Unusual goal line of yuccas made its points

Published 5:14 pm Tuesday, August 6, 2013

Before we know it, football season will be here.

There will be plenty of football games at the prep, college and professional level to view, either in person or on by way of television. There will be plenty of backyard games, too — not to mention a few games in front yards and side yards.

Oh, yes! Those childhood games played after school and on weekends were the best.

I especially recall playing football on our corner lot at the intersection of Montclair Road and LaSalle Street in Pensacola, Fla. Why do those games come to mind? That’s easy to answer: because the west-end goal line was a row of yucca plants. That’s right, a row of yucca plants — with those thorny ends on each leaf.

Passing over those yucca plants for a touchdown was not much of a problem. Try rushing for a touchdown past yucca plants and a swarming defense. If a defender didn’t hit you before or as you crossed the goal line on a run, a yucca plant would. Get my point? Actually, it would be getting the yucca plant’s point — usually somewhere in a leg, arm or, on occasion, in the buttocks.


Sometimes one has to bleed a little for a touchdown.

Of course, the yucca plants came into use when they were used to shield one’s self from defender. Sometimes it was a defender who felt the sting of the yucca plant’s needle-point leaf instead of the runner. Yucca plants made great offensive linemen, but they couldn’t pull and block like a pulling guard could do. They didn’t have to do that to get their points across (pun intended).

I and my cousin Randy used to throw darts into each other’s legs to see who could stand such torture the longest. Hey, when you are 10 years old, throwing darts into each other’s legs made sense and helped pass a slow afternoon. So, a goal line made of yucca plants was no threat.

Although the yucca plants took us out of the game on occasion, we never took a yucca plant out of a game of football. Some yucca plants were injured, of course, but they recovered and had great careers.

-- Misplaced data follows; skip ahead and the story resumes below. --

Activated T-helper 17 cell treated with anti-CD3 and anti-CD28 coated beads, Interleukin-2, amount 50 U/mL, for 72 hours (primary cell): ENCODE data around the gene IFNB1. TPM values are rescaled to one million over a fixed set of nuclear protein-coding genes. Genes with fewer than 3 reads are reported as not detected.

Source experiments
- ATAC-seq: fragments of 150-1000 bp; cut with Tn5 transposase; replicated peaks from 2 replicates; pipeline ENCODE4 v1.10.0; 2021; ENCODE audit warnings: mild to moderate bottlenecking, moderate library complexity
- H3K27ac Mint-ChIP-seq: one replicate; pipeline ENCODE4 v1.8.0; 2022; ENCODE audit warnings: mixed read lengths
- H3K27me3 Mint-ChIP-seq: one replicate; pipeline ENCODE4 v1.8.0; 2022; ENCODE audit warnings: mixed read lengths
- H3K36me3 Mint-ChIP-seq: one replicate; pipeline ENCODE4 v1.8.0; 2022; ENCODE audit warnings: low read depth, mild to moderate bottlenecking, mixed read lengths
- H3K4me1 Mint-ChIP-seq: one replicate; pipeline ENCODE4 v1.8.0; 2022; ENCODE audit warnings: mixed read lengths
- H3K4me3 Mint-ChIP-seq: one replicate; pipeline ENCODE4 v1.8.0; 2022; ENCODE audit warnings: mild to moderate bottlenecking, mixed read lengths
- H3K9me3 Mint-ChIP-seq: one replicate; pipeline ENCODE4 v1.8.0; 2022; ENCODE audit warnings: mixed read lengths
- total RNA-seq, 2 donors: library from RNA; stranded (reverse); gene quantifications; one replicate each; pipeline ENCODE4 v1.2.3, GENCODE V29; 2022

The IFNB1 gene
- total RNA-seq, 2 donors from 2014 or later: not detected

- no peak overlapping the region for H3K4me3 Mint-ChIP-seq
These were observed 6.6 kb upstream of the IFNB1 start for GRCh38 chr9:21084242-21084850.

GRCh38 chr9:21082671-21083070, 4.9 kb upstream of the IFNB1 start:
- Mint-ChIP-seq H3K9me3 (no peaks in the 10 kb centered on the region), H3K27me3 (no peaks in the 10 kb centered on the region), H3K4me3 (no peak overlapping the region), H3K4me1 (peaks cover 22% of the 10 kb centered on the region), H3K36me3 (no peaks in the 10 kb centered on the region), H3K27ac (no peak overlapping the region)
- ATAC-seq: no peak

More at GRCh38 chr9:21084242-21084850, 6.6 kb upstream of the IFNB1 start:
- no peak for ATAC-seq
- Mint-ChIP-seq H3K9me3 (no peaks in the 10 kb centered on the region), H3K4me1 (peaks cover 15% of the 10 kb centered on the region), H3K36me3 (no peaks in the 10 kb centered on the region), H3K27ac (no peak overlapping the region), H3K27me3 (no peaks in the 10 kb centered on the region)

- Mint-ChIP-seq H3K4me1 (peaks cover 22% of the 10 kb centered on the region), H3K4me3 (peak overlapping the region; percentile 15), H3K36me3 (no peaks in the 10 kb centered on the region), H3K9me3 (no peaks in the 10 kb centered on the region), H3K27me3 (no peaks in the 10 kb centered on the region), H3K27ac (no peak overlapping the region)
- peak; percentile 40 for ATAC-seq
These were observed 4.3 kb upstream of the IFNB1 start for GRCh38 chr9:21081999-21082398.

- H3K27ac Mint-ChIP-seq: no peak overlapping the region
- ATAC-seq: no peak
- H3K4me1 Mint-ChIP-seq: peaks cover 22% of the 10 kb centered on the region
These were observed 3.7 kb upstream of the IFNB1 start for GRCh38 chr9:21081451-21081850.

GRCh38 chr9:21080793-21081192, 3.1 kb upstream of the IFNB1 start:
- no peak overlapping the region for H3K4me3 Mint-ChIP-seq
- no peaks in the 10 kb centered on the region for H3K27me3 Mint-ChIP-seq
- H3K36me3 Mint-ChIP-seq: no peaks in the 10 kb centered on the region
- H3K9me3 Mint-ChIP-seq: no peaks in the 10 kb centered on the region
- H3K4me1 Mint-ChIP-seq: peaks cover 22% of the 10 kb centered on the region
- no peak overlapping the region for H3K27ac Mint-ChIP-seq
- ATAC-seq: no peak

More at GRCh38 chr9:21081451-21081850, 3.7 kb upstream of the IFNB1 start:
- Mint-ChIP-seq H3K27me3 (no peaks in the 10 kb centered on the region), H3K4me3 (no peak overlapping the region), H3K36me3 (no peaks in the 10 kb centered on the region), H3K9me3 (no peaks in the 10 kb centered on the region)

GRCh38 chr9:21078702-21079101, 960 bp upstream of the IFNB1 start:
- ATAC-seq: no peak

I continue to wait for that third yucca plant from the right to be drafted into the Pro Football Hall of Fame in Canton, Ohio. It could have stopped Jim Brown, Gayle Sayers and Barry Sanders on any given Sunday.

As for playing football in cow pasture, that’s another story for another day. And that’s no bull. Well, maybe just a little.

Mike Voss is the senior member of the newsroom at the Washington Daily News.

About Mike Voss

Mike Voss is the contributing editor at the Washington Daily News. He has a daughter and four grandchildren. Except for nearly six years he worked at the Free Lance-Star in Fredericksburg, Va., in the early to mid-1990s, he has been at the Daily News since April 1986.
Journalism awards:
• Pulitzer Prize for Meritorious Public Service, 1990.
• Society of Professional Journalists: Sigma Delta Chi Award, Bronze Medallion.
• Associated Press Managing Editors’ Public Service Award.
• Investigative Reporters & Editors’ Award.
• North Carolina Press Association, First Place, Public Service Award, 1989.
• North Carolina Press Association, Second Place, Investigative Reporting, 1990.
All those were for the articles he and Betty Gray wrote about the city’s contaminated water system in 1989-1990.
• North Carolina Press Association, First Place, Investigative Reporting, 1991.
• North Carolina Press Association, Third Place, General News Reporting, 2005.
• North Carolina Press Association, Second Place, Lighter Columns, 2006.
Recently learned he will receive another award.
• North Carolina Press Association, First Place, Lighter Columns, 2010.
4. Lectured at or served on seminar panels at journalism schools at UNC-Chapel Hill, University of Maryland, Columbia University, Mary Washington University and Francis Marion University.

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